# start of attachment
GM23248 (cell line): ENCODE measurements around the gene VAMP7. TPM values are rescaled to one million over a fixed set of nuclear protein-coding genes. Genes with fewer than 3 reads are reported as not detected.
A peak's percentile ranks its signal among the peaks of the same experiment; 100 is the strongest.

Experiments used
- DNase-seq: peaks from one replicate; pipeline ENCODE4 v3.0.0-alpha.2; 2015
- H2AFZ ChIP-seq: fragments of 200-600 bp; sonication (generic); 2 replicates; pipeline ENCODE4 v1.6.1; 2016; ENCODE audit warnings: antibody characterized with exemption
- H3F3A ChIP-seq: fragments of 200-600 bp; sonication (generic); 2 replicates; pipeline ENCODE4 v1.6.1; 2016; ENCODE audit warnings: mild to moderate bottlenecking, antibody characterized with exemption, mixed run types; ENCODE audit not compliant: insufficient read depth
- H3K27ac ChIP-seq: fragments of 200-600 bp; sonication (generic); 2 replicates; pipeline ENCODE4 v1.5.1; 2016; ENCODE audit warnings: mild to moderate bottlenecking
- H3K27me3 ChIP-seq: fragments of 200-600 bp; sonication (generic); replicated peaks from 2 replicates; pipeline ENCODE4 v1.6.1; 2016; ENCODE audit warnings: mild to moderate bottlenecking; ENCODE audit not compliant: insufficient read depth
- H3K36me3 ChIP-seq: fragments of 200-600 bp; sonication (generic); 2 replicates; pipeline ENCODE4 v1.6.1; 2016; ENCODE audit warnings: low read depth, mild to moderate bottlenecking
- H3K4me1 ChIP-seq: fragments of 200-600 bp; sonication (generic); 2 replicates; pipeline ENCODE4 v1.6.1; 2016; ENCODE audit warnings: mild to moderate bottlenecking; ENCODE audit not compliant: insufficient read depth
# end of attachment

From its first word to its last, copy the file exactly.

GM23248 (cell line): ENCODE measurements around the gene VAMP7. TPM values are rescaled to one million over a fixed set of nuclear protein-coding genes. Genes with fewer than 3 reads are reported as not detected.
A peak's percentile ranks its signal among the peaks of the same experiment; 100 is the strongest.

Experiments used
- DNase-seq: peaks from one replicate; pipeline ENCODE4 v3.0.0-alpha.2; 2015
- H2AFZ ChIP-seq: fragments of 200-600 bp; sonication (generic); 2 replicates; pipeline ENCODE4 v1.6.1; 2016; ENCODE audit warnings: antibody characterized with exemption
- H3F3A ChIP-seq: fragments of 200-600 bp; sonication (generic); 2 replicates; pipeline ENCODE4 v1.6.1; 2016; ENCODE audit warnings: mild to moderate bottlenecking, antibody characterized with exemption, mixed run types; ENCODE audit not compliant: insufficient read depth
- H3K27ac ChIP-seq: fragments of 200-600 bp; sonication (generic); 2 replicates; pipeline ENCODE4 v1.5.1; 2016; ENCODE audit warnings: mild to moderate bottlenecking
- H3K27me3 ChIP-seq: fragments of 200-600 bp; sonication (generic); replicated peaks from 2 replicates; pipeline ENCODE4 v1.6.1; 2016; ENCODE audit warnings: mild to moderate bottlenecking; ENCODE audit not compliant: insufficient read depth
- H3K36me3 ChIP-seq: fragments of 200-600 bp; sonication (generic); 2 replicates; pipeline ENCODE4 v1.6.1; 2016; ENCODE audit warnings: low read depth, mild to moderate bottlenecking
- H3K4me1 ChIP-seq: fragments of 200-600 bp; sonication (generic); 2 replicates; pipeline ENCODE4 v1.6.1; 2016; ENCODE audit warnings: mild to moderate bottlenecking; ENCODE audit not compliant: insufficient read depth